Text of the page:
The Face of Herod
“The Face of Herod.” That actually sounds like a title, doesn’t it? But I guess it would have to be a mystery, as we don’t have any idea what King Herod looked like.
Sure, there are some artists’ conceptions, which is how I’ve illustrated previous posts, but we don’t have any surviving contemporary images of him. Part of this is because he ruled Judea, and Jewish religious law prohibited images of living creatures, to prevent the appearance of idolatry. (Since this was about the same time that the Romans were getting into emperors declaring themselves divine, it would be tricky footing indeed among the conquered Judea.) But even the images of Herod from outside Judea have not lasted.
We do have some footprints, though! You can read about them in this BAS article.
If you’re looking for a Christmas read, please consider So To Honor Him, in which we see a drummer slave confronted by King Herod with a choice. I had a ton of fun researching the history and the plausible magi, and it’s a fast read during the busy holiday season.
Have a great week!
So To Honor Him
For a small favor, Herod promises the slave Arash’s freedom. But Herod does not seek the child to honor him, and Arash is trapped in a plot to murder an infant.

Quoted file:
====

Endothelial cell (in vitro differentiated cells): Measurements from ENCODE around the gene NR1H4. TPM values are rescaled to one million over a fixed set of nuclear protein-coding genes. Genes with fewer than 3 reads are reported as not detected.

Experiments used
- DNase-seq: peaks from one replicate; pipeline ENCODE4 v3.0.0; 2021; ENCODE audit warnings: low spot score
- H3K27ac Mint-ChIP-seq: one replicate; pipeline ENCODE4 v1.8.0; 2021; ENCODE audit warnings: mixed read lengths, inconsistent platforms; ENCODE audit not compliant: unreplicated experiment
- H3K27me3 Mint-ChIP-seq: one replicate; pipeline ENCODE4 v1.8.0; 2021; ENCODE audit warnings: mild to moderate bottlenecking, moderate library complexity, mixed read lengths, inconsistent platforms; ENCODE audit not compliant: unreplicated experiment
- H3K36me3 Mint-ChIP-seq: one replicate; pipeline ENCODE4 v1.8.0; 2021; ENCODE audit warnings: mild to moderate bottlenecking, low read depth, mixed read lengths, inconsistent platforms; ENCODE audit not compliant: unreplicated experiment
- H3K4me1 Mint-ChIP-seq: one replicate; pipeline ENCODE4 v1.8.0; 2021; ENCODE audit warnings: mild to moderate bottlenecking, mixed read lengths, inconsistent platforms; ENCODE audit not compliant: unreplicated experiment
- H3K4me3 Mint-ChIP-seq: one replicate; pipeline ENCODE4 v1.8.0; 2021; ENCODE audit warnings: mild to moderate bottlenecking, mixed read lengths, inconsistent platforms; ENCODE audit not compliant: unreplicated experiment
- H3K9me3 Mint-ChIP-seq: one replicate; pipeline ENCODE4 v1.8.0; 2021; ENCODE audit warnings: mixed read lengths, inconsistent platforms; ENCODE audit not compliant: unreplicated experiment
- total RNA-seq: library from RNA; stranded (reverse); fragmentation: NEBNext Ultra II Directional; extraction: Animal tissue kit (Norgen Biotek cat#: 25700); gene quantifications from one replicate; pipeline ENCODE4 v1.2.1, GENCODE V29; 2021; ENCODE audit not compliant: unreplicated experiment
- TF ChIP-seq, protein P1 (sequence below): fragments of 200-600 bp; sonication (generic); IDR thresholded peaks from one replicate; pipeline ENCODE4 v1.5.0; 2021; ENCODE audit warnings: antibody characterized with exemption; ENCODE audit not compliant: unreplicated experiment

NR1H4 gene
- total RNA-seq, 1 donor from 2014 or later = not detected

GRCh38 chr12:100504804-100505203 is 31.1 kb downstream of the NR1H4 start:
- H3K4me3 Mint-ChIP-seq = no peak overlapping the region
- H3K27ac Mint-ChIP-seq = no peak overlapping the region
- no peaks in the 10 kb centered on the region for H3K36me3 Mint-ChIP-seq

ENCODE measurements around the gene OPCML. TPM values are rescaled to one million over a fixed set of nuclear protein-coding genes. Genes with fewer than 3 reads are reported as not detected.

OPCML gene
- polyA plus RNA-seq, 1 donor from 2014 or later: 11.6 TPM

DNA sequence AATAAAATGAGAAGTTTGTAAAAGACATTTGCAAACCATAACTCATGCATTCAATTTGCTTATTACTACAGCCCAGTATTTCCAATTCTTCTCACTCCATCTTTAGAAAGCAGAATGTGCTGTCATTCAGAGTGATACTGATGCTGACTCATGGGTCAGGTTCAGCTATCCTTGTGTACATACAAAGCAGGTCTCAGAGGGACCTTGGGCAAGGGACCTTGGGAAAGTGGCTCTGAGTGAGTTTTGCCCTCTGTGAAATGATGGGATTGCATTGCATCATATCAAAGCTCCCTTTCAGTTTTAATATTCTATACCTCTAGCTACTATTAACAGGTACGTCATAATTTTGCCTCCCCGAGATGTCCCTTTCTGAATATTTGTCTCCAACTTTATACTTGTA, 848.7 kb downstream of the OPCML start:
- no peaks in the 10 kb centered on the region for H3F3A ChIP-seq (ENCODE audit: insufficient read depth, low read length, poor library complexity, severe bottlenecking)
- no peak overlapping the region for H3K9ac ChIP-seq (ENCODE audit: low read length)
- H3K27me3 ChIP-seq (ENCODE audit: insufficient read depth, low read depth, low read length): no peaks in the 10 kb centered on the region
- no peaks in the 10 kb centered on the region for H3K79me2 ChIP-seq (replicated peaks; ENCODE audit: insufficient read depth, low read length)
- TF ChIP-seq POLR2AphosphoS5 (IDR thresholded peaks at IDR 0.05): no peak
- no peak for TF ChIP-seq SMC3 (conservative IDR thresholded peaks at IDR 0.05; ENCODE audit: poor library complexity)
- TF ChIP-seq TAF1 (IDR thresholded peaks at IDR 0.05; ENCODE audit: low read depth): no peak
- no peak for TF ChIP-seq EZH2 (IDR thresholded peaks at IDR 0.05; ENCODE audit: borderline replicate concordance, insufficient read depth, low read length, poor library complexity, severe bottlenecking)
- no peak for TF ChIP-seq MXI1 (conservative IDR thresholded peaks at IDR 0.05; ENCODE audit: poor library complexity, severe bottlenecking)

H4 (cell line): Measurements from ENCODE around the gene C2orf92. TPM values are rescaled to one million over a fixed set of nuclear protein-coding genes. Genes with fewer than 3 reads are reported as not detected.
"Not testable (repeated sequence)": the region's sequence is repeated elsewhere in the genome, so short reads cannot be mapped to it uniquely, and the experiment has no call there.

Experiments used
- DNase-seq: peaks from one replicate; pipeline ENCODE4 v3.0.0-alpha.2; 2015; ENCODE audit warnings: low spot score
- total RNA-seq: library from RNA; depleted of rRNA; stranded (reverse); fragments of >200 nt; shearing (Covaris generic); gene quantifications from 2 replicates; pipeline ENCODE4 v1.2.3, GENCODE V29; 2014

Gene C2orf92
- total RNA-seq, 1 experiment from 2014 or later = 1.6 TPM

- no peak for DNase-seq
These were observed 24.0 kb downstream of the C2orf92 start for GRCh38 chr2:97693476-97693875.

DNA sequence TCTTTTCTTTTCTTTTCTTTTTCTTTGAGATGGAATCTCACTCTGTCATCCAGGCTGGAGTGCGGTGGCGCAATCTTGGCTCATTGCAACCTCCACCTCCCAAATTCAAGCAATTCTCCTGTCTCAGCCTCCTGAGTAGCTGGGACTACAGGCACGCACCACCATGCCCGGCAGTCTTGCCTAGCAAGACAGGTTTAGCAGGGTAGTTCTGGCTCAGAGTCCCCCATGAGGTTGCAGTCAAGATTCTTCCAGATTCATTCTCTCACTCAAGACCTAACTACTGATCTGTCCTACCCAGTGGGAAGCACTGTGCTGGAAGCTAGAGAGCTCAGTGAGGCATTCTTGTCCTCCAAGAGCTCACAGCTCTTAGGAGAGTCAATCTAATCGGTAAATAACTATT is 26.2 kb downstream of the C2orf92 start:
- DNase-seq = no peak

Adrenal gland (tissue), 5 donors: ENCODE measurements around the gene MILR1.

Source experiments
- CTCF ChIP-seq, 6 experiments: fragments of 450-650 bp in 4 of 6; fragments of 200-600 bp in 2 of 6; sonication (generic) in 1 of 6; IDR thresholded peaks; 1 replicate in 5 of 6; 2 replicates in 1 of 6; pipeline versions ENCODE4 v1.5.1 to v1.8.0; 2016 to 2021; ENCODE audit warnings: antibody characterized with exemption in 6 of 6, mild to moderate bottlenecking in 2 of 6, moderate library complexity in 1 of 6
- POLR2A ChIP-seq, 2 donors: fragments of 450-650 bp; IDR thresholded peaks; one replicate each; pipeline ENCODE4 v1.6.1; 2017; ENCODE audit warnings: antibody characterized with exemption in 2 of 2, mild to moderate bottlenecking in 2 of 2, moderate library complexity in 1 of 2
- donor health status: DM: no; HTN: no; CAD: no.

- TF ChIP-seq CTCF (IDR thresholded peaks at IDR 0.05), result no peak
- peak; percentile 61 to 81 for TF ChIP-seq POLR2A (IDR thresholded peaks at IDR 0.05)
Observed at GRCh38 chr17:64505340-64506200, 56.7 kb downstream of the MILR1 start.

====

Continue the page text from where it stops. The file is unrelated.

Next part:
About the Book
Arash is a slave drummer accompanying the Megistanes and other scholars on their journey to find the new king, whose star they have seen in the heavens. He does not understand their enthusiasm for this Jewish child, prophesied centuries before by one of their own, but each night he plays his drum for his master and dreams of earning his freedom. When they reach Jerusalem, Arash is made an offer by King Herod himself: once they locate the child, return and tell him of this infant king of the Jews. For this small favor, Herod promises Arash’s freedom. But Herod does not seek the child to honor him, and Arash is trapped in a plot to murder an infant. Characters from Rome, Babylon, the Decapolis, and the Han Dynasty experience the events surrounding the Nativity in this meticulously researched and historically plausible retelling of the Little Drummer Boy carol.
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Laura, you are quickly becoming one of those authors whose work I will buy whenever it’s available. (Mostly because I finally discovered you, not because your work wasn’t good before, ha ha!) I snagged this one and look forward to a season-themed read!
Ha ha! And thank you! ?